Women - Commentary

Harmful traditions 

In all societies, poverty, discrimination, ignorance and social unrest are common predictors of violence against women. Yet the most enduring enemies of a woman’s dignity and security are cultural forces aimed at preserving male dominance and female subjugation—often defended in the name of venerable tradition. 

In industrialized societies like the US, where institutions formally frown on gender violence, behaviour belies official pronouncements: rap music insulting women as ‘whores’; a popular men's magazine that celebrates gang rape and depicts female bodies being fed into meat grinders; sexual harassment of women trying to integrate into the armed forces; and societal pressures that induce young women to starve themselves or use technology to create ‘ideal’ bodies, often destroying their health in the process. 

In developing countries, violent practices against women are often recognized and defended as strands of the cultural weave. Wife-beating, for example, is considered part of the natural order in many countries—a masculine prerogative celebrated in songs, proverbs and wedding ceremonies. 

At their most extreme, expressions of gender violence include ‘honour’ killings, female genital mutilation and dowry deaths, as well as a deep-seated, even murderous, preference for male children. 

In courts of law, the ‘honour defence’ is institutionalized in some Middle Eastern and Latin American countries, allowing fathers or husbands to walk away from murder. In 12 Latin American countries, a rapist can be exonerated if he offers to marry the victim and she accepts. In one country, Costa Rica, he can be exonerated even if she refuses his offer. The family of the victim frequently pressures her to marry the rapist, which they believe restores the family's honour. 

The concept of male honour—and fear of female empowerment—also underlies the practice of female genital mutilation (FGM). This excruciating procedure removes part or all of a girl's external genitalia and causes lifelong health problems for some women. It is aimed at preserving female chastity and marriage prospects and achieves its purpose at the expense of a woman's sexual pleasure and bodily integrity. Up to 130 million women and girls today in at least 28 countries, mostly in Africa, have had their genitals excised to some degree. 

Defenders of the rite, who include many women, call FGM a traditional cultural practice of no business to outsiders. This is an old song. Throughout history, 'culture’ has been invoked to justify abhorrent practices ranging from slavery to binding women's feet. FGM must be eradicated because it is a grave human rights violation and a public health menace that transcends any and all cultural boundaries. 

Traditions also feed the practice of  ‘dowry death’, in which a woman is killed because she is unable to meet her in-laws’ demands for dowry. In India, over a dozen women a day die as a result of such disputes, mostly in kitchen fires designed to look like accidents. 

‘Son preference’ is another insidious force directed against women, particularly in Asia. Genetic testing for sex selection, though officially outlawed, has become a booming business in China, India and the Republic of Korea. Anecdotal evidence suggests that outright infanticide, usually of newborn girls, takes place in some communities in Asia, while discrimination in health care also cuts short the lives of unwanted girl children in some regions.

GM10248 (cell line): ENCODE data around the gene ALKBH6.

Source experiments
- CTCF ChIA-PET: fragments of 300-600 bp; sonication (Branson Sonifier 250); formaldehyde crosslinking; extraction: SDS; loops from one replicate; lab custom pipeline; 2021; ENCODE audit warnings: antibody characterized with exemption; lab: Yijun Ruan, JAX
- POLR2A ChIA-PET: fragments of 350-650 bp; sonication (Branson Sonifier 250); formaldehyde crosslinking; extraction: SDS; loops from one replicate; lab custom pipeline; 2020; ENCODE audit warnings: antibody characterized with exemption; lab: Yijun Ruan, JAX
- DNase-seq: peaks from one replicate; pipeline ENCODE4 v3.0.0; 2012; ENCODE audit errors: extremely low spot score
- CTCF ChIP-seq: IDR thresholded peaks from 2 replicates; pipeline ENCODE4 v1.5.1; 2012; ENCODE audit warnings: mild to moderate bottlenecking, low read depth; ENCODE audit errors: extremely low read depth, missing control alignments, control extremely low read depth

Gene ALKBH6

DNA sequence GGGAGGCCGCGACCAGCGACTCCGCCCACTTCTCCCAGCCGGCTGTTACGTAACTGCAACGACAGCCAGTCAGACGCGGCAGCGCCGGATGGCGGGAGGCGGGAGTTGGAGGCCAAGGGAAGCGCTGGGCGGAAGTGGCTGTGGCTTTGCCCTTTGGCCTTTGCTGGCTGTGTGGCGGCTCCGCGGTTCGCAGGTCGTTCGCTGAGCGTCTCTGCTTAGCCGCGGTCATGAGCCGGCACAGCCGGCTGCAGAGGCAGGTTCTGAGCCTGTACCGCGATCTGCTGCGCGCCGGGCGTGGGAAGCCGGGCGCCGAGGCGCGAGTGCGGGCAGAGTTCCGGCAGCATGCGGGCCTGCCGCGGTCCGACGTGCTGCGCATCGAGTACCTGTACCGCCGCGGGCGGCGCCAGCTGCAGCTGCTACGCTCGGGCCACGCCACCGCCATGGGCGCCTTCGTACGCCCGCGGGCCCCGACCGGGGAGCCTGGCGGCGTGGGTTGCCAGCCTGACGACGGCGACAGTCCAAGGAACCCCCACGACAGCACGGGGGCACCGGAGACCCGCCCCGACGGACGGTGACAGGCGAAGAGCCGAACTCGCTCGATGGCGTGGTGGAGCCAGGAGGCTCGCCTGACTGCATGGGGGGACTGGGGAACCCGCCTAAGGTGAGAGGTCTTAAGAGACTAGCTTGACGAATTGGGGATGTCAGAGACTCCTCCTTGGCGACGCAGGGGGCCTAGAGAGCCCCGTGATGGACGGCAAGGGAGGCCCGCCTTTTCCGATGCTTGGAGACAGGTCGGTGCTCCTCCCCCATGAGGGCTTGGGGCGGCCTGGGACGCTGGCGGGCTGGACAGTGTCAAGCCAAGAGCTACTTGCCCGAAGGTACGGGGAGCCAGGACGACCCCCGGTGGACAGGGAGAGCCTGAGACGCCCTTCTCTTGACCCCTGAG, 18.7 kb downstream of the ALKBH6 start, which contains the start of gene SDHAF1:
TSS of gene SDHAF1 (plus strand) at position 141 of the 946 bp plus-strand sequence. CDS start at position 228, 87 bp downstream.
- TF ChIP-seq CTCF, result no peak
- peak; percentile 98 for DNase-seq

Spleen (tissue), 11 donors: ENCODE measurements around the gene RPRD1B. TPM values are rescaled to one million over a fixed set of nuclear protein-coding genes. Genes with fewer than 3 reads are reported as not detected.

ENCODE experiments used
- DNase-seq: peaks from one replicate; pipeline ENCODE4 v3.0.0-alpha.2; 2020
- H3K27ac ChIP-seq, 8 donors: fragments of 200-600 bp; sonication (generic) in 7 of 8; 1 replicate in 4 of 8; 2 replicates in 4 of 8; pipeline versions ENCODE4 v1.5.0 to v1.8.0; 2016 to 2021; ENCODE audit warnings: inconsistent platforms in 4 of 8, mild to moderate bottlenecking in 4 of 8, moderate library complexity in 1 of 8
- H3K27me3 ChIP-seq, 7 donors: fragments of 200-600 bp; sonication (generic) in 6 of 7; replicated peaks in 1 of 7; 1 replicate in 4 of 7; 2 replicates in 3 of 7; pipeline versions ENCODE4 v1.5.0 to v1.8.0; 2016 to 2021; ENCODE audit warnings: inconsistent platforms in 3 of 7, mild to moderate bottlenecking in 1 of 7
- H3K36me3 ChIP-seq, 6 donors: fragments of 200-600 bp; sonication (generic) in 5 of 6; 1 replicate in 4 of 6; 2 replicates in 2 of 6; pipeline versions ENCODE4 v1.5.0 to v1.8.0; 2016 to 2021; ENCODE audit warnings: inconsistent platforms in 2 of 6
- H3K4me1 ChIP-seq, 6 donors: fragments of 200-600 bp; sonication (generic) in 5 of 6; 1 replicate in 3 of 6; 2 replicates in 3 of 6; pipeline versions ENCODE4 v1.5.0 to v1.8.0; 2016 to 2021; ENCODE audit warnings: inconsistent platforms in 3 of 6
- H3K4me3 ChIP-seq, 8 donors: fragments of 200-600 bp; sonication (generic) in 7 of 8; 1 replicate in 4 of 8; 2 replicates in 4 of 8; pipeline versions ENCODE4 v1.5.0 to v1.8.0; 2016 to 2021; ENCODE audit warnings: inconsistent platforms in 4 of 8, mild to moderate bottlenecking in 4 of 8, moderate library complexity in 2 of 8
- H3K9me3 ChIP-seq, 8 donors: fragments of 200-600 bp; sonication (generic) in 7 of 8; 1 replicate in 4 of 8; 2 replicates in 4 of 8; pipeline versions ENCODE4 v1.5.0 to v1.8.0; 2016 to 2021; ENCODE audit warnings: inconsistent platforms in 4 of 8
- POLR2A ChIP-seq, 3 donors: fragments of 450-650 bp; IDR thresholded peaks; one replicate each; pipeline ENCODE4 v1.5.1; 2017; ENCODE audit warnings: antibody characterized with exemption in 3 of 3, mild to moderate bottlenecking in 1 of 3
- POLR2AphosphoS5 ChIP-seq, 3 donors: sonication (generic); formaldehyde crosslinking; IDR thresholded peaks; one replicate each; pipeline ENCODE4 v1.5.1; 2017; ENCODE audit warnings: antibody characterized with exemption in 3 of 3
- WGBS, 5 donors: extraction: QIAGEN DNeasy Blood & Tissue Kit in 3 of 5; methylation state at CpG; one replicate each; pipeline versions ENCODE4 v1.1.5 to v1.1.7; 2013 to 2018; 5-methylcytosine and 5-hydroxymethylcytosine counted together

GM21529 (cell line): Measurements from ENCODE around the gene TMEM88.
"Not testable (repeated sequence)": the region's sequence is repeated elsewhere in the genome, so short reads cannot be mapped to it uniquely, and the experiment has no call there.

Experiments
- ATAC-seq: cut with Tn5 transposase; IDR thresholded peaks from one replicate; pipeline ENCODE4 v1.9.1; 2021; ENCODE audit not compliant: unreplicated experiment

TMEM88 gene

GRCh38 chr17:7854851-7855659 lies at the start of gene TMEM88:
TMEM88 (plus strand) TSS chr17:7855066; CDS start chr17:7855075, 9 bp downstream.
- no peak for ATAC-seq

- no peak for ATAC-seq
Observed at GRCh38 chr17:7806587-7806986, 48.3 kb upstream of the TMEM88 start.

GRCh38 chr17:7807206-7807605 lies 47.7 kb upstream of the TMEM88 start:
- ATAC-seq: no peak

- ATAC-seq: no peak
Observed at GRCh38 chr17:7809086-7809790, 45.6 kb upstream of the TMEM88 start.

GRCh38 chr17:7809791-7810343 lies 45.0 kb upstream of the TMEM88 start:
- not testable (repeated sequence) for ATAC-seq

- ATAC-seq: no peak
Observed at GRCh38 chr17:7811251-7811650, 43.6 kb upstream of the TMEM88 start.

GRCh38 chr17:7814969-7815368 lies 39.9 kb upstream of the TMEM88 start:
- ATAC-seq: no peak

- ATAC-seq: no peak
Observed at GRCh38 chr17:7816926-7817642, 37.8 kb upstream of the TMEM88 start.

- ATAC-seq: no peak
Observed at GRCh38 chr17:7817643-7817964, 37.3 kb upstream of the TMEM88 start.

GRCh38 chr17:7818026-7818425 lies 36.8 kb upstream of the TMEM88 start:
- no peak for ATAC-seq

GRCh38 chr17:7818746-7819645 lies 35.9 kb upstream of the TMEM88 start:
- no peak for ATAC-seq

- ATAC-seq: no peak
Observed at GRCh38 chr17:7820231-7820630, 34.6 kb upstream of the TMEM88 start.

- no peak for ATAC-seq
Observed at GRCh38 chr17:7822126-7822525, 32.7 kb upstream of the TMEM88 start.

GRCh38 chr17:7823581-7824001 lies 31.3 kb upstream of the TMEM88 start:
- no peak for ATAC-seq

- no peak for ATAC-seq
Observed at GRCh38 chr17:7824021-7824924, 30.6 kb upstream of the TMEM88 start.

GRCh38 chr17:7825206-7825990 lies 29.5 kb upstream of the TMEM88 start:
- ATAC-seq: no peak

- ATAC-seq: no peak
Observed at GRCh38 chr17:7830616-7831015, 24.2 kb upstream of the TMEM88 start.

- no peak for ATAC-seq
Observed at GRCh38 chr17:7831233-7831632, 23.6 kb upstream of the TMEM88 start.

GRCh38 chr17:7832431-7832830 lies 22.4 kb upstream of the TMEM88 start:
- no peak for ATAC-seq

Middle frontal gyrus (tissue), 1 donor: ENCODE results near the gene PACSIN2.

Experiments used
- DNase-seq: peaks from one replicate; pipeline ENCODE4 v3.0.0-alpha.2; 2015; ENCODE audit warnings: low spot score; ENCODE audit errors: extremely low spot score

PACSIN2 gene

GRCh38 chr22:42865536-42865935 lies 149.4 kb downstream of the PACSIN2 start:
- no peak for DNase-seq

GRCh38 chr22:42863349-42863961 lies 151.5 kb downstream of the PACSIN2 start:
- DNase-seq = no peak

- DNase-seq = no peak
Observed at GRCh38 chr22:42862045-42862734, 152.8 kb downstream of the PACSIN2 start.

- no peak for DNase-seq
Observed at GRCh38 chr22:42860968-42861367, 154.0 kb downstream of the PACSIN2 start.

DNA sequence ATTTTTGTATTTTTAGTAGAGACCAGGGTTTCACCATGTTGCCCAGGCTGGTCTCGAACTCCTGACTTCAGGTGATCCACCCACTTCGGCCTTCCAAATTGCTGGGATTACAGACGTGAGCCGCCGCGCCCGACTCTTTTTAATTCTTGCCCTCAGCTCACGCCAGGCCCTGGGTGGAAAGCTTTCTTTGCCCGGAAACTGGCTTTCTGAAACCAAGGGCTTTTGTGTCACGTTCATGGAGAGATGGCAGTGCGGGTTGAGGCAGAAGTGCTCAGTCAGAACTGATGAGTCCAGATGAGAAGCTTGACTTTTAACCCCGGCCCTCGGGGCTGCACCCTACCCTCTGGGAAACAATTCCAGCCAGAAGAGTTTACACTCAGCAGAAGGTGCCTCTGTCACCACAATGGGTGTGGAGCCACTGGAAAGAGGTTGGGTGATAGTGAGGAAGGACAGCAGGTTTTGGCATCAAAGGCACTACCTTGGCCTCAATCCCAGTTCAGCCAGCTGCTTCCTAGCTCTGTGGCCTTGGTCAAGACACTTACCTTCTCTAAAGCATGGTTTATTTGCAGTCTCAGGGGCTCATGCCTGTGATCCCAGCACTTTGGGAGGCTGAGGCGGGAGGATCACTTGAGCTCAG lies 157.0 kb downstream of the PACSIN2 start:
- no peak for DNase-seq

In 12 Latin American countries, a rapist can be exonerated if his victim agrees to marry him. 

In countries where people have adequate health care and food, 105 boys are born on average for every 100 girls, but fewer male babies survive the first year of life, reflecting the female's inherent biological advantage. In some nations, mostly in Asia, the sex-ratio drops dramatically. All told, violent discriminatory practices directed at girls and women have driven an estimated 60 million females off the face of the earth. Yet, instead of an international uproar over these disappearances, the plight of the so-called 'missing women’ is usually noted briefly in the women's section of development reports. 

As war becomes less a battle between countries and more a struggle for supremacy between ethnic groups, women and girls increasingly face rape and forced pregnancy in times of conflict. Well over 20,000 Muslim women were known to be raped in Bosnia and Herzegovina during the Balkan war, and more than 15,000 women were raped in one year in Rwanda. Just in recent years, mass rape has also been reported as a weapon of war in Cambodia, Liberia, Peru, Somalia and Uganda. 

These are but a few of the ways that society drives home the message that a woman's life and dignity—her human rights—are worth less than a man's. From the day of their birth, girls are devalued and degraded, trapped in what the late UNICEF Executive Director James P. Grant poignantly termed ‘the apartheid of gender’. Long after slavery was abolished in most of the world, many societies still treat women like chattel: Their shackles are poor education, economic dependence, limited political power, limited access to fertility control, harsh social conventions and inequality in the eyes of law. Violence is a key instrument used to keep these shackles on. 

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